General Yaqub’s resignation irked Yahya but stimulated him enough to make some significant, but contradictory moves. On one hand, he showed hawkishness by replacing Yaqub with General Tikka Khan, who had a fearsome reputation. In his speech on 6 March, he squarely and solely blamed the Awami League for the anarchy and deadlock on constitutional issues. On the other hand, he showed a conciliatory spirit by announcing in the same speech that the national assembly session will be held on 25 March. On the same day, he privately communicated to Sheikh Mujib that he would be coming to Dhaka soon, and will satisfy Mujib even beyond his expectations.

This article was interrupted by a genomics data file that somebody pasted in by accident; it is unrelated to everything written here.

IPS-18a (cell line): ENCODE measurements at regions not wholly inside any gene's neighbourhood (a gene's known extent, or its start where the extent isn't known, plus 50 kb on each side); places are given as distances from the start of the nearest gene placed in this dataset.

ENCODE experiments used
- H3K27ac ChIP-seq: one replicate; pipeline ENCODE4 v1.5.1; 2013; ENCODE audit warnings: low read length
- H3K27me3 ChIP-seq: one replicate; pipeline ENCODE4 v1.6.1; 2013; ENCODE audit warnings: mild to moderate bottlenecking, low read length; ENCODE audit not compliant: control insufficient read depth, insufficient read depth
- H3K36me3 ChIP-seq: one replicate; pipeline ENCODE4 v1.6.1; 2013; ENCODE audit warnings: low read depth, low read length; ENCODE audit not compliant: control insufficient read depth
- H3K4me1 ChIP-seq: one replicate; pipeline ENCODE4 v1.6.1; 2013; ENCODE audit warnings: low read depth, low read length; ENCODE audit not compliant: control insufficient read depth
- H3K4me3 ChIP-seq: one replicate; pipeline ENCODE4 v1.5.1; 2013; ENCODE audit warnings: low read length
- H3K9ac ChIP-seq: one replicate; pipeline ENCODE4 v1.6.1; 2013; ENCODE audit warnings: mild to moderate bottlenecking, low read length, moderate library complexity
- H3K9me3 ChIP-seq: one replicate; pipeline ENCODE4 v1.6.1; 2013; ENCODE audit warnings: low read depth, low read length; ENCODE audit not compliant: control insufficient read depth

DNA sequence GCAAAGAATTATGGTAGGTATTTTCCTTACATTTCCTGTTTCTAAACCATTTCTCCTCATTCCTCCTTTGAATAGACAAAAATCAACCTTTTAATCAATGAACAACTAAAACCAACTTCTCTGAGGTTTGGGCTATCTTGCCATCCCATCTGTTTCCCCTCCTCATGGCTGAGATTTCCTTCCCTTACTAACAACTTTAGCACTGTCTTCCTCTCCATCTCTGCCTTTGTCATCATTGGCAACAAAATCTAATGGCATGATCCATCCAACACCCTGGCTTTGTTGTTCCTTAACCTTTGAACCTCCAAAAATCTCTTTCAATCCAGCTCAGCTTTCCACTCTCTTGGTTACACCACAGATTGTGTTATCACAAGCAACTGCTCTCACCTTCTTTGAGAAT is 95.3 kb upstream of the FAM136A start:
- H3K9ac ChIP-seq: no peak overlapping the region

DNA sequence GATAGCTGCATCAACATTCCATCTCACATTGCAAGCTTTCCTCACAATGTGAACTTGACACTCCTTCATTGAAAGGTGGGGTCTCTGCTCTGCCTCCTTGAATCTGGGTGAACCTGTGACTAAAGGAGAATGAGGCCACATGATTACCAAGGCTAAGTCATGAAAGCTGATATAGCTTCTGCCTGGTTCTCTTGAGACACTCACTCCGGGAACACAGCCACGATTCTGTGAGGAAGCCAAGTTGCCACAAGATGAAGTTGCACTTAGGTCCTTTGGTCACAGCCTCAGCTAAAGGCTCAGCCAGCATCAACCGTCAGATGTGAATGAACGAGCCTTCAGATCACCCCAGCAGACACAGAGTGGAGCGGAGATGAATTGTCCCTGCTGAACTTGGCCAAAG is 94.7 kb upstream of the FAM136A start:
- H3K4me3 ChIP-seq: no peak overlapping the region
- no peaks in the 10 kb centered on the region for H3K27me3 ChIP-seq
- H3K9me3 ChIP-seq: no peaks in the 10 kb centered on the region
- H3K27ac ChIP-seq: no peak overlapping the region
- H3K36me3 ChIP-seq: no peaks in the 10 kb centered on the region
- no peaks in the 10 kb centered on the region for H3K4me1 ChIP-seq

Sheikh Mujib was in a quandary at this time

The militant faction of the Awami League was pressing him to issue a unilateral declaration of independence, but he was still hesitating to take that irreversible step. Apparently, he still had some hope that he might to able to become the Prime Minister of a United Pakistan. He was also fearful that the military would attempt to crush him after the declaration of independence, and the Awami League’s preparations to counter this was far from complete as yet. True, the Awami League had encouraged its goons and militant students to organize and train themselves for an armed conflict under the leadership of Colonel Osmany but these ragtag elements were no match for the professional Pakistan Army.

Read more: Forks in the Road: December 1970, the Election that bred secession